University of Nevada, Reno uses 15-years of satellite imagery to study snow's comings and goings
New publications discuss snowpack changes and their implications in the Great Basin
Credit: Photo by Adrian Harpold, University of Nevada, Reno.
RENO, Nev. – Winter snows are accumulating in the Sierra Nevada Mountains, creating the snowpacks that serve as a primary source of water for the western U.S.
However, due to rising average temperatures, snowpacks in the Great Basin appear to be transitioning from seasonal, with a predictable amount and melt rate, to “ephemeral,” or short-lived, which are less predictable and only last up to 60 days. Unfortunately, ephemeral snow, and the reasons for and impacts of this transition have been poorly tracked and understood. Recent research and two published papers by a former University of Nevada, Reno graduate student and her professors are shedding some light on the subject.
“Small temperature changes can lead to large ecological changes,” explained Hydrology Graduate Student Rose Petersky. “More intermittent snowpacks means water flow is more difficult to predict. We might not get as much water into the ground, throwing off the timing of water for plant root systems, reducing our supply and use, and even affecting businesses such as tourism.”
Petersky, under the guidance of Natural Resources and Environmental Science Assistant Professor Adrian Harpold in the College of Agriculture, Biotechnology and Natural Resources, was the lead author in two recently published papers analyzing the change. One reports on the causes of the ephemeral snow, and the other reports on the impact of the transition on vegetation in the Great Basin. Natural Resources and Environmental Science Assistant Professor Kevin T. Shoemaker and Professor Peter J. Weisberg also worked on the project and are coauthors.
With funding through the Nevada Agricultural Experiment Station and from NASA, Petersky and the team analyzed both ground-based and satellite-based remote sensing data collected every day from 2001 to 2015. Petersky also wrote an algorithm, or computer formula, to fill in data lost due to cloud cover. To map changes, the team ran the data and algorithm through Google Earth Engine, computing many millions of computations in a few minutes.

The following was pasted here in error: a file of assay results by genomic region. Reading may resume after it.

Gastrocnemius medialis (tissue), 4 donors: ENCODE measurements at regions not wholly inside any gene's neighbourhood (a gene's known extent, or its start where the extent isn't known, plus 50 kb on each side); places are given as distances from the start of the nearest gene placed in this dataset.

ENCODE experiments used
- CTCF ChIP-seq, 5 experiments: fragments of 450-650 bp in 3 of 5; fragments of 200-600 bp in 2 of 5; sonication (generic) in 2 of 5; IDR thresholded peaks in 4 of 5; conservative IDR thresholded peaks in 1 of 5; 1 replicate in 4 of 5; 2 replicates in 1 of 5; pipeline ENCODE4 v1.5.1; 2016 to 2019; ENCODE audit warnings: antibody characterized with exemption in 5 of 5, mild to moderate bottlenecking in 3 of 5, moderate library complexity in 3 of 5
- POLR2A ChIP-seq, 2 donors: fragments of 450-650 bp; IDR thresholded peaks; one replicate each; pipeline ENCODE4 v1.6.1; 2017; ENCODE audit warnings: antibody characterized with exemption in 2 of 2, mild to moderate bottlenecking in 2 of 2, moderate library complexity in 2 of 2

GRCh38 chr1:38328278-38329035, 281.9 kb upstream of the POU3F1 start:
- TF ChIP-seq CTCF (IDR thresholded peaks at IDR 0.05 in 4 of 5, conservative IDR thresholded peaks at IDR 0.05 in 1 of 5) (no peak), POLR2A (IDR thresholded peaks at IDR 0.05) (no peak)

With the resulting maps, they discovered that topography can play an important role, with more snow at higher elevations and on more north-facing slopes. In the Great Basin and eastern Sierra Nevada, shifts to more ephemeral snowpacks are due primarily to more rain falling instead of snow. They show that warming is likely to increase ephemeral snowpacks, even beyond the extreme 2015 drought. Consequently, the vegetation types at the greatest risk due to more ephemeral snowpacks were quaking aspen, red fir, Gambel oak and big mountain sagebrush, which represent ecosystems across the Great Basin.
“When it comes to managing natural resources, more information is better,” said Harpold. “It will help us identify targets for intervention and work toward better managing the important water resource issues.”
The team hopes others can use their results to identify species and areas most in need of management intervention in the form of forest thinning or assisted migration.
“Ultimately, this work will lead to more accurate models and reliable predictions for better water allocation and vegetation management in Nevada and beyond,” Petersky concluded.
For more information on the research, see: “Now you see it, now you don’t: a case study of ephemeral snowpacks and soil moisture response in the Great Basin, USA,” in the Hydrology and Earth System Sciences journal, and “The sensitivity of snow ephemerality to warming climate across an arid to montane vegetation gradient,” in the journal Ecohydrology.